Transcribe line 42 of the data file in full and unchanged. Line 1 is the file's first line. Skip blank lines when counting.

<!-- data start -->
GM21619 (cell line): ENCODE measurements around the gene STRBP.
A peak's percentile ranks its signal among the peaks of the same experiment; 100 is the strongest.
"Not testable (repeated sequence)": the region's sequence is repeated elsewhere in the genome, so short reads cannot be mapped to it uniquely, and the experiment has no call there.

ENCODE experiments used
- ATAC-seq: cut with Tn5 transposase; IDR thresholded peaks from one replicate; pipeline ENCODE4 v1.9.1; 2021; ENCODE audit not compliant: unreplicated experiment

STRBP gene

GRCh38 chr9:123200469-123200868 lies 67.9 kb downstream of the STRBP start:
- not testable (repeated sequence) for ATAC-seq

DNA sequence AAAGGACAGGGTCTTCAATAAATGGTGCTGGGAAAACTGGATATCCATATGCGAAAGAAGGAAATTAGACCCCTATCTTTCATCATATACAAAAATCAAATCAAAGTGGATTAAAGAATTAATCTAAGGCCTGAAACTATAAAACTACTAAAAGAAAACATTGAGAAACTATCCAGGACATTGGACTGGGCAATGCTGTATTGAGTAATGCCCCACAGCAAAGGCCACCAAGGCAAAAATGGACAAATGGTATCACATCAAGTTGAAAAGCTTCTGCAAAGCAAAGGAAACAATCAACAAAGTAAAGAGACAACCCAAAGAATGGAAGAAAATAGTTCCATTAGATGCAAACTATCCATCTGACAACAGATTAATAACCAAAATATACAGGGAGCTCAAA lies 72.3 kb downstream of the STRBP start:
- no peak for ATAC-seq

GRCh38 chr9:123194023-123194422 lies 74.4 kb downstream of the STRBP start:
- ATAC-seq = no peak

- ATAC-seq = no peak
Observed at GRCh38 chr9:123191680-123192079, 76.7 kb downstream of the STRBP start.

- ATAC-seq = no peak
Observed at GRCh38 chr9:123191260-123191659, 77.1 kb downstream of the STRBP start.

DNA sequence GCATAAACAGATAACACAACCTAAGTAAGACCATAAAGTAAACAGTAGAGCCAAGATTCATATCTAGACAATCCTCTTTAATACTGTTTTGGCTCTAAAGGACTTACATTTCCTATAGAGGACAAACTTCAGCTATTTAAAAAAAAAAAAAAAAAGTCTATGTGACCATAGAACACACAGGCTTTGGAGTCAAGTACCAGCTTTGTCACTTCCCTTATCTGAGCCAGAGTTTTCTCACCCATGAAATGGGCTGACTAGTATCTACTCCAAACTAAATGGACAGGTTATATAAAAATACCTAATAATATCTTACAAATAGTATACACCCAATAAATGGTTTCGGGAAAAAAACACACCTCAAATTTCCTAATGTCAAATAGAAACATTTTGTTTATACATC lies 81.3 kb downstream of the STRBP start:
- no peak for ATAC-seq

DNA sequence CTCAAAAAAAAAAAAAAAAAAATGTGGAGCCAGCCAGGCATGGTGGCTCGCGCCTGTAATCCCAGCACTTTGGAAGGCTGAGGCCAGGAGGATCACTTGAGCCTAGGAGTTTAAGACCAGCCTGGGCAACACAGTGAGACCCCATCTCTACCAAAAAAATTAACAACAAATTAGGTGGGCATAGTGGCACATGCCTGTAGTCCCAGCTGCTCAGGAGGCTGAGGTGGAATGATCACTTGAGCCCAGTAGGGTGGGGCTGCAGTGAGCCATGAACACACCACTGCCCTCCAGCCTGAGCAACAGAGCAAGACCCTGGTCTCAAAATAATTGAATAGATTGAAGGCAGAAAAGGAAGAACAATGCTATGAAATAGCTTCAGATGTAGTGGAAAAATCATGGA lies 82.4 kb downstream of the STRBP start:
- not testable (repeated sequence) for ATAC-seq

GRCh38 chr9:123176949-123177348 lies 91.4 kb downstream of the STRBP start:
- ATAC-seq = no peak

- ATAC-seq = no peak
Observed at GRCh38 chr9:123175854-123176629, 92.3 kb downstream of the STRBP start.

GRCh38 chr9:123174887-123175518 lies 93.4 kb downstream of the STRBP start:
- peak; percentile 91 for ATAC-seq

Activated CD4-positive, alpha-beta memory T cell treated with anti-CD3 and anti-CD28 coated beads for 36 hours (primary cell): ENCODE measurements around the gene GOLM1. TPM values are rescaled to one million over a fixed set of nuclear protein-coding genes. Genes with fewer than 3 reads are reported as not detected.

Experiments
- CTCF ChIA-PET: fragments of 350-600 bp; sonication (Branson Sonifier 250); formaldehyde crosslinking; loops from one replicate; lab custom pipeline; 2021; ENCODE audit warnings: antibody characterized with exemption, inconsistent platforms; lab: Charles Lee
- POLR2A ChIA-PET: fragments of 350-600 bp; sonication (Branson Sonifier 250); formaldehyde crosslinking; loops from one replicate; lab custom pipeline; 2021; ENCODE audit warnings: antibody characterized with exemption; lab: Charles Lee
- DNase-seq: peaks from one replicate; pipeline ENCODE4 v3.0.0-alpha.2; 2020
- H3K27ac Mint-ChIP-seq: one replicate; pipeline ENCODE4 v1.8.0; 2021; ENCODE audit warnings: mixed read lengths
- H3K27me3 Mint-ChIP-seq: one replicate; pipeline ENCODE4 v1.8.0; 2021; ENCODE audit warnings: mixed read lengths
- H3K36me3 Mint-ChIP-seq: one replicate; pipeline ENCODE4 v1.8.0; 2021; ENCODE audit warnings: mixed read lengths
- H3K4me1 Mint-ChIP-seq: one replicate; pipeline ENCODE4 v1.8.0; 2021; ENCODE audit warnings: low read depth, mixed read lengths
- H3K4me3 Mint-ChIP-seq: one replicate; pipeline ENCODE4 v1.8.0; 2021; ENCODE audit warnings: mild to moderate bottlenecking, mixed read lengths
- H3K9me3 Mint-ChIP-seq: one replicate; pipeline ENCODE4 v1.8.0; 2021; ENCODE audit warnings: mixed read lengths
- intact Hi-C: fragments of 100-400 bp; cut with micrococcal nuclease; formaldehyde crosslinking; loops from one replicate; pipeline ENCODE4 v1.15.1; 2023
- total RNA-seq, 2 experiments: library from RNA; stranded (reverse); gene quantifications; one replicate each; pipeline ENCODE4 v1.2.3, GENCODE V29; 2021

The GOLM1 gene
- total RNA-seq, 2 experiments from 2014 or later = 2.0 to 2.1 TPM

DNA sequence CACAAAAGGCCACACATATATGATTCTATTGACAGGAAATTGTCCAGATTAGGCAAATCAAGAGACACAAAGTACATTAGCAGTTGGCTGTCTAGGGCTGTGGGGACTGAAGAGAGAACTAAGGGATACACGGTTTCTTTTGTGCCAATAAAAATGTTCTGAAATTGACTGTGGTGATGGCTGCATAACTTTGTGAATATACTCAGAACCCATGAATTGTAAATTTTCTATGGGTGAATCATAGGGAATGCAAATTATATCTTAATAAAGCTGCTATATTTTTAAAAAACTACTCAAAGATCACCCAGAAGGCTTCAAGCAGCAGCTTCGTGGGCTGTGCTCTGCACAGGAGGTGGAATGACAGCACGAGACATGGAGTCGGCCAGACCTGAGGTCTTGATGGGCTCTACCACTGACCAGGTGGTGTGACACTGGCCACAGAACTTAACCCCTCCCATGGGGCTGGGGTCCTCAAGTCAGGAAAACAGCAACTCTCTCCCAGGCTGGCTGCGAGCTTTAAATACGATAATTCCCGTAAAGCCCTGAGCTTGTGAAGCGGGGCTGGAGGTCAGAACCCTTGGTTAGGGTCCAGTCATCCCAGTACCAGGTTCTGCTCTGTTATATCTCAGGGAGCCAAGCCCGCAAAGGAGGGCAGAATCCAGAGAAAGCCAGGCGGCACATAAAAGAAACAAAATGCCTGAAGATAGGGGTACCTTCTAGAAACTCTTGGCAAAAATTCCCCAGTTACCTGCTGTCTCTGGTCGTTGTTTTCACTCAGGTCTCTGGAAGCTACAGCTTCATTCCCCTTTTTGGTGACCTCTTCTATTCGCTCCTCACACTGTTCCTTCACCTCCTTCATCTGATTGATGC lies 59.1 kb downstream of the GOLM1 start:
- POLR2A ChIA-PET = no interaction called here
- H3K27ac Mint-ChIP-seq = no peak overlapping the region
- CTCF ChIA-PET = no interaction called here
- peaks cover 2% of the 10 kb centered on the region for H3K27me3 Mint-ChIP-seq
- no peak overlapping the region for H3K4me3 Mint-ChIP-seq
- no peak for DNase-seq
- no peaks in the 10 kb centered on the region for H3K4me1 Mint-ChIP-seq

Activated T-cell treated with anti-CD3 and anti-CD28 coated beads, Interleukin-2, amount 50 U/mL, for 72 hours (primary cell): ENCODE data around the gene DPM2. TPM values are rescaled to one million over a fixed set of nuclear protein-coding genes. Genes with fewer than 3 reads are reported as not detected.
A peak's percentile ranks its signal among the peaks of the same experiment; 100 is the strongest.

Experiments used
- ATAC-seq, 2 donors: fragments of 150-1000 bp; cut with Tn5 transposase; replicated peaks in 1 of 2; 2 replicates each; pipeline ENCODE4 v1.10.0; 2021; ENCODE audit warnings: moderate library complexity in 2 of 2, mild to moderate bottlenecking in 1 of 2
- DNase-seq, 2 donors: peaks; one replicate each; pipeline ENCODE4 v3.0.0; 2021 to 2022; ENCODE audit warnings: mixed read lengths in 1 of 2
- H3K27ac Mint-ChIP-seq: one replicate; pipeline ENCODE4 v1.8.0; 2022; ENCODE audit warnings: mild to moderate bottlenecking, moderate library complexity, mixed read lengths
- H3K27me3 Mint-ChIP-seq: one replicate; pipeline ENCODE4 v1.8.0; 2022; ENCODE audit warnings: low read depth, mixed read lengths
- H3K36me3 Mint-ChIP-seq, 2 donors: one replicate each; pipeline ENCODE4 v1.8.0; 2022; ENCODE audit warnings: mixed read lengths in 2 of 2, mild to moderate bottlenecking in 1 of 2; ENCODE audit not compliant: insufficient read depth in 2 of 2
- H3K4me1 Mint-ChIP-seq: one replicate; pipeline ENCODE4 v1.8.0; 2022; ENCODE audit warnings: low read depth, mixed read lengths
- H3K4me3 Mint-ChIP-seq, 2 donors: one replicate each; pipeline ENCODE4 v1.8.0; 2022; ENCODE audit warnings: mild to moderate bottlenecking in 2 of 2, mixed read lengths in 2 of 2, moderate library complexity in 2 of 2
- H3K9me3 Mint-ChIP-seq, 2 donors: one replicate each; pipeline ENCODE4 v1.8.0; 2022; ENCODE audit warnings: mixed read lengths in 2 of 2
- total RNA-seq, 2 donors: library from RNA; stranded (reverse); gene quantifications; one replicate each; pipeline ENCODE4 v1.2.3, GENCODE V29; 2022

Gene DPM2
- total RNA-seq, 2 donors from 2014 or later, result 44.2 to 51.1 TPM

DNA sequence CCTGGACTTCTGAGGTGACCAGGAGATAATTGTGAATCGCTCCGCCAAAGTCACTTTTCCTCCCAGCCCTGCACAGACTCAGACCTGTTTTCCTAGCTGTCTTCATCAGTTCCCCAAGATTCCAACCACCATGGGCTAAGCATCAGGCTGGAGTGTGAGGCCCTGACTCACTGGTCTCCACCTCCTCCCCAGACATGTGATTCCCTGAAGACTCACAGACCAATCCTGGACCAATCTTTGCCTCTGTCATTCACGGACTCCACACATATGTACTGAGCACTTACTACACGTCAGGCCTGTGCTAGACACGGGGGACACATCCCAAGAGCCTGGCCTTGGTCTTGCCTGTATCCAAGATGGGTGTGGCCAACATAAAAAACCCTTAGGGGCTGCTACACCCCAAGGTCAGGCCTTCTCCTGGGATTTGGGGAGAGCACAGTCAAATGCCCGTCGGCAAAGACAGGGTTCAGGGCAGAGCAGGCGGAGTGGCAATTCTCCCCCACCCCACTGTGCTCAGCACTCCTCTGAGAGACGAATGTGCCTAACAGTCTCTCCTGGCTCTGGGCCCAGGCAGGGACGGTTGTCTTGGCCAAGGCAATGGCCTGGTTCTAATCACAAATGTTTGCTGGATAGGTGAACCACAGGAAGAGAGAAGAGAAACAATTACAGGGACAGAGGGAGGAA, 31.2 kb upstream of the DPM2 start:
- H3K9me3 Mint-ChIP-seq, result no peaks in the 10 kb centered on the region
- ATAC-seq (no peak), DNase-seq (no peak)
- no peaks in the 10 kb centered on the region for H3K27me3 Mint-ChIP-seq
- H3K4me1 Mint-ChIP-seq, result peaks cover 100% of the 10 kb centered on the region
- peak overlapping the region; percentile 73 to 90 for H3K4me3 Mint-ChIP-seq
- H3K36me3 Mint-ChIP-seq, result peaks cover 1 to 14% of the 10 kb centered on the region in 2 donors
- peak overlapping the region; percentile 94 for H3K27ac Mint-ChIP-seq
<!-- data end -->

DNA sequence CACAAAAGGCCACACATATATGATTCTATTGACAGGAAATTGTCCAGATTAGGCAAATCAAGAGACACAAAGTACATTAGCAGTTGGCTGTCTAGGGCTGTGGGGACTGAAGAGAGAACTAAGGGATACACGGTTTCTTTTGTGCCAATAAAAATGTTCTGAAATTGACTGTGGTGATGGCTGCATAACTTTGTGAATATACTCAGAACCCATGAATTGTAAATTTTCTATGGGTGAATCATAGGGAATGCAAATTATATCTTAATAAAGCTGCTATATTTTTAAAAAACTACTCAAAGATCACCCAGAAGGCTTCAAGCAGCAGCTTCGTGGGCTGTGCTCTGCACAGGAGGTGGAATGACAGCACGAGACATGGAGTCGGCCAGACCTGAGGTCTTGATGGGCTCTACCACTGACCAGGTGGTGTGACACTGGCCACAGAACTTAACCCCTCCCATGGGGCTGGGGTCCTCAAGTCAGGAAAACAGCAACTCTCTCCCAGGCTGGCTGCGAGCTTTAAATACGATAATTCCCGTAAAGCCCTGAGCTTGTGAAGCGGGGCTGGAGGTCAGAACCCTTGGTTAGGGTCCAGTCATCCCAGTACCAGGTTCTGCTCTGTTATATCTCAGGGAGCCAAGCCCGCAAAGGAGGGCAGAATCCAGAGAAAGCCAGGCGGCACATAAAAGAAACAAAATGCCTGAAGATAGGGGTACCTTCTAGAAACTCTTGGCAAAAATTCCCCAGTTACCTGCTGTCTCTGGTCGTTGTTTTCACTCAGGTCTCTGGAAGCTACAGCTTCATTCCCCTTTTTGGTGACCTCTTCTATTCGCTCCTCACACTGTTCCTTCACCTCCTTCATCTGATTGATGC lies 59.1 kb downstream of the GOLM1 start: